The U.S. military has stood perpetually accused of not fielding new weapons to troops fast enough since at least the Civil War, when the Union Army took years to replace muzzleloaders with obviously superior repeating rifles.
U.S. Navy photo / Chief Mass Communication Specialist Cynthia Z. De Leon.
There are times that make you wonder which side the brass is on. As Homer made clear in The Iliad, it’s the ground pounders who suffer the consequences when headquarters makes bad decisions. Here are five instances in which “The Good Idea Fairy” paid the U.S. military a visit with some terrible, terrible gear ideas.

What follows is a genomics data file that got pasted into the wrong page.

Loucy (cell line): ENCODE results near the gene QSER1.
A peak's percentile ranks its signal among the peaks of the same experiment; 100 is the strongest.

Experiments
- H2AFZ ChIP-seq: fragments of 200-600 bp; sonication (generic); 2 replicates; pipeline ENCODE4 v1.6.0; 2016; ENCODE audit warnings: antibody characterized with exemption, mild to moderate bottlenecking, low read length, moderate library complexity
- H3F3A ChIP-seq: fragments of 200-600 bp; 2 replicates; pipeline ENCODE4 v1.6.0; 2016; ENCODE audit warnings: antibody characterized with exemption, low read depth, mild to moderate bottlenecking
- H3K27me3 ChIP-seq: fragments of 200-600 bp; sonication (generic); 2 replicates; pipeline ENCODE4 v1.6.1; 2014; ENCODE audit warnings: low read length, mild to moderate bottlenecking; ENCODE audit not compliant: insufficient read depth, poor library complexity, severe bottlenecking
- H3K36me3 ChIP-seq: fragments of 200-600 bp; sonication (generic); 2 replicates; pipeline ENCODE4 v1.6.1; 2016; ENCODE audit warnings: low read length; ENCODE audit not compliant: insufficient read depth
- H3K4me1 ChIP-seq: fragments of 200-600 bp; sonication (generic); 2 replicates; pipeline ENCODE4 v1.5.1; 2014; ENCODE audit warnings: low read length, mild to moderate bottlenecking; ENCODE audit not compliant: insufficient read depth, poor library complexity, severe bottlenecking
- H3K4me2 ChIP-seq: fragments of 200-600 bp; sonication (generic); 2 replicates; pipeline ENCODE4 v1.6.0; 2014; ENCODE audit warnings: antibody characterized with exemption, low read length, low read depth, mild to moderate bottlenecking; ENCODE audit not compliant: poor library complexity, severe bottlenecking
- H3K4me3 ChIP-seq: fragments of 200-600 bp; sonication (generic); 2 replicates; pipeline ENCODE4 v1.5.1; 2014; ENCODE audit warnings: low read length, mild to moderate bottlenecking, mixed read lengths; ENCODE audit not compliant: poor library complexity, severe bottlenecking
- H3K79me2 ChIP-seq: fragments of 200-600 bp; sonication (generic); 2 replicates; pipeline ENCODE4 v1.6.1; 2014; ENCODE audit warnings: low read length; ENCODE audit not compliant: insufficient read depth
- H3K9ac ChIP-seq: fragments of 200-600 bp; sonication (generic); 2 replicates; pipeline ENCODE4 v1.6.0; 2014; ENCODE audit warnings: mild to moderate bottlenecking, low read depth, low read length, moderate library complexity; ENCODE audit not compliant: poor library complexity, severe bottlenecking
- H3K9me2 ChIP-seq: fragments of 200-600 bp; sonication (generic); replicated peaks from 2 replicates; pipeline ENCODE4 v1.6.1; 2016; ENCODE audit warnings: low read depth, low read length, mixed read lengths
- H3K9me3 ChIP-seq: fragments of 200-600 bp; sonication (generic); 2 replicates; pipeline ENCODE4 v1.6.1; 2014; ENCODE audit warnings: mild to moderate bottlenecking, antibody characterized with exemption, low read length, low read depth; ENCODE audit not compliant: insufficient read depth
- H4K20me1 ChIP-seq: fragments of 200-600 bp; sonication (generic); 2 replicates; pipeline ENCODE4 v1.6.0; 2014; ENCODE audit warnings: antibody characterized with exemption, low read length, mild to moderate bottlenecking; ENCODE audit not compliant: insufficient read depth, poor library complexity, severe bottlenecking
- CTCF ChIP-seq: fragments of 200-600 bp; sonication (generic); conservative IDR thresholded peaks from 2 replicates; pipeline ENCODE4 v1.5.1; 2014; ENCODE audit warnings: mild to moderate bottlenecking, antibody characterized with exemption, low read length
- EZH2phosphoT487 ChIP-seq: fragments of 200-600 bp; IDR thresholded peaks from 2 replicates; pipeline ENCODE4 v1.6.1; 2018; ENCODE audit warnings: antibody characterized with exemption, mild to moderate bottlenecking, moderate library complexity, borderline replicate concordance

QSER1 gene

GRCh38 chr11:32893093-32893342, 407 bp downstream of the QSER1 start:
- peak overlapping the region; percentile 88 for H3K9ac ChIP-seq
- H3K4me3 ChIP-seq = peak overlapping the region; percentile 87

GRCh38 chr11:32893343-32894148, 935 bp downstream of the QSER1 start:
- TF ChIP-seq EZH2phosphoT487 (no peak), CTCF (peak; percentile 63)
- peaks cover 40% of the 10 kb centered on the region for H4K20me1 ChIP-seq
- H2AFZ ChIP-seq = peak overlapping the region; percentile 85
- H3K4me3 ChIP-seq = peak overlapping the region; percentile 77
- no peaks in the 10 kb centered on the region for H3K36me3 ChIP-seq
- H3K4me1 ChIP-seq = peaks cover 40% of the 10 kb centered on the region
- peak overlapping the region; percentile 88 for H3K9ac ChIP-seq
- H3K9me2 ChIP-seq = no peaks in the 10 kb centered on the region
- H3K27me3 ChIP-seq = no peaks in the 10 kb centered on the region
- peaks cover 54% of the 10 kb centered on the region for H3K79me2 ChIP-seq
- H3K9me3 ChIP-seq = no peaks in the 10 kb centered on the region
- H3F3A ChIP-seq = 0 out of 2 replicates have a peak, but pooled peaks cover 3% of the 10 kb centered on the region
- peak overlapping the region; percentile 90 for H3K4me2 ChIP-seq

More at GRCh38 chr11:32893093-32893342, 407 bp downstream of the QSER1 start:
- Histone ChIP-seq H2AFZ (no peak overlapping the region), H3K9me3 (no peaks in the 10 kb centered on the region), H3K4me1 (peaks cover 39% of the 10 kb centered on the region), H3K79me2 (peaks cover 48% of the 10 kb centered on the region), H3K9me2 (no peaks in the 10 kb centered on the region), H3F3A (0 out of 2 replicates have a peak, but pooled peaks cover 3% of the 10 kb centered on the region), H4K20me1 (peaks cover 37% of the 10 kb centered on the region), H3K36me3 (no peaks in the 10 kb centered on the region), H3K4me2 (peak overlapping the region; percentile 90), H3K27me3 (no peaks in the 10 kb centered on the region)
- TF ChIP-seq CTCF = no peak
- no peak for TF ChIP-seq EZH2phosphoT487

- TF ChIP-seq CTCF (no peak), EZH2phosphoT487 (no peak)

It’s February 1898, and you’re a recently recruited U.S. Navy sailor. Your ship, the USS Maine, left Key West, Florida, three weeks ago and is now in Cuba -- Havana Harbor, to be specific. It’s 9 p.m. and the sun has gone down. You’ve been trying to read a tattered copy of “The Adventures of Captain Horn” by Frank Stockton, but the other young men in your berthing area have been making too much noise throwing wet rags at each other for you to pay much attention. It’s enough to break the relentless monotony, though. Topside, the dry winter breezes of the Caribbean blow lazily across the deck as the rocking boat gently swings your hammock back and forth. Today is just another boring Tuesday while you and the rest of the crew wait for something to happen.